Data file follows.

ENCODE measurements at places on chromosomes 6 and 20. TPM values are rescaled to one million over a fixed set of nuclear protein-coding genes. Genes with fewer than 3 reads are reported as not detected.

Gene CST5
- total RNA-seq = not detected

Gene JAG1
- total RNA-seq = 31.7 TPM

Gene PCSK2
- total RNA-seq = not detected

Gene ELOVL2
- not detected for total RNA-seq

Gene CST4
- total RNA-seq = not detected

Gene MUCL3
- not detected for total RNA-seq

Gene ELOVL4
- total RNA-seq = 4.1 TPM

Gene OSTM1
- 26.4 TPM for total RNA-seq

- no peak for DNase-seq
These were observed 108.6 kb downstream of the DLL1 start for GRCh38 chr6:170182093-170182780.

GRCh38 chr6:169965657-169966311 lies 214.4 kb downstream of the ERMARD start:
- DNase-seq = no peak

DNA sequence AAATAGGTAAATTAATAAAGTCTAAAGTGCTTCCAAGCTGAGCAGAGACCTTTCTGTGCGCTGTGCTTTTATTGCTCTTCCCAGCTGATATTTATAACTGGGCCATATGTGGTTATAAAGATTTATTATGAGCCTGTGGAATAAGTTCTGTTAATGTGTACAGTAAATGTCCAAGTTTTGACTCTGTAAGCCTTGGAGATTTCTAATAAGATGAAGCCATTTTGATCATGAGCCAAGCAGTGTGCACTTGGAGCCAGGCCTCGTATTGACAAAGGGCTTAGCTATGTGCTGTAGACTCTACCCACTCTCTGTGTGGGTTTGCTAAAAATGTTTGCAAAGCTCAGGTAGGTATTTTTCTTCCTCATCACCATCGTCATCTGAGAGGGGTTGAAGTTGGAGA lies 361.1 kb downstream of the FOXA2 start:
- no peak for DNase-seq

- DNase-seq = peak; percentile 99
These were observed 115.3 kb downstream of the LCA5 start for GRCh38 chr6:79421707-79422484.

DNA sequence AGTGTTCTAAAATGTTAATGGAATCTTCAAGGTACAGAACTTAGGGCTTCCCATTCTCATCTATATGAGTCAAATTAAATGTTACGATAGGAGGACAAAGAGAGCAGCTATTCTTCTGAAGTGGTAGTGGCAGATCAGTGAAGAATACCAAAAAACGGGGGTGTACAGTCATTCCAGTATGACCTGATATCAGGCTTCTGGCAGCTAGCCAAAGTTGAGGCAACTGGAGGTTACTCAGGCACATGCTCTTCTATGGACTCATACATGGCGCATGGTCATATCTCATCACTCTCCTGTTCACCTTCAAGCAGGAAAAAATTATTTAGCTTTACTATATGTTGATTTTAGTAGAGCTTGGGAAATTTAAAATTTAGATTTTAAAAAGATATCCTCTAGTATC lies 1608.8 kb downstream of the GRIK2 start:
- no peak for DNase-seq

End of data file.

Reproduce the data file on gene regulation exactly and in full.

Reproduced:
ENCODE measurements at places on chromosomes 6 and 20. TPM values are rescaled to one million over a fixed set of nuclear protein-coding genes. Genes with fewer than 3 reads are reported as not detected.

Gene CST5
- total RNA-seq = not detected

Gene JAG1
- total RNA-seq = 31.7 TPM

Gene PCSK2
- total RNA-seq = not detected

Gene ELOVL2
- not detected for total RNA-seq

Gene CST4
- total RNA-seq = not detected

Gene MUCL3
- not detected for total RNA-seq

Gene ELOVL4
- total RNA-seq = 4.1 TPM

Gene OSTM1
- 26.4 TPM for total RNA-seq

- no peak for DNase-seq
These were observed 108.6 kb downstream of the DLL1 start for GRCh38 chr6:170182093-170182780.

GRCh38 chr6:169965657-169966311 lies 214.4 kb downstream of the ERMARD start:
- DNase-seq = no peak

DNA sequence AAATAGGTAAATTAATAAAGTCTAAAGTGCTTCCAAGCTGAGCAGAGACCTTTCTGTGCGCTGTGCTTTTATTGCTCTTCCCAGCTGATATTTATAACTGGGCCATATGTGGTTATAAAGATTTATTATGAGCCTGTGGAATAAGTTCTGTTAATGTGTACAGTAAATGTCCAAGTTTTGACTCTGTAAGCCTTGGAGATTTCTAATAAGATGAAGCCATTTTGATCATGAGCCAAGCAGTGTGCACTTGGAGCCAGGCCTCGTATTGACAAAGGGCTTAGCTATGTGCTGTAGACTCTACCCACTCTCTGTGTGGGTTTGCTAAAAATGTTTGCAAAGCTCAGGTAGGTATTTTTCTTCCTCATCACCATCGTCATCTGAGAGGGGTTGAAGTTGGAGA lies 361.1 kb downstream of the FOXA2 start:
- no peak for DNase-seq

- DNase-seq = peak; percentile 99
These were observed 115.3 kb downstream of the LCA5 start for GRCh38 chr6:79421707-79422484.

DNA sequence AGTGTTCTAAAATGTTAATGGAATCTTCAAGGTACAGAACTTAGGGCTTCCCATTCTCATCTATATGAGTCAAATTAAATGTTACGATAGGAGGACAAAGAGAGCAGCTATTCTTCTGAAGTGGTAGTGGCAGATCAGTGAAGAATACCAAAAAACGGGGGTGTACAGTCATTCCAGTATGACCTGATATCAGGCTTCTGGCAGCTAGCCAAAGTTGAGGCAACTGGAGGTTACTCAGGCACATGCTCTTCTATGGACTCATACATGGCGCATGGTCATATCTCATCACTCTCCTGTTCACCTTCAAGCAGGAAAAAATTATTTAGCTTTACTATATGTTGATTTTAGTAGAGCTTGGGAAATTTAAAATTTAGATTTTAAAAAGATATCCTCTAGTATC lies 1608.8 kb downstream of the GRIK2 start:
- no peak for DNase-seq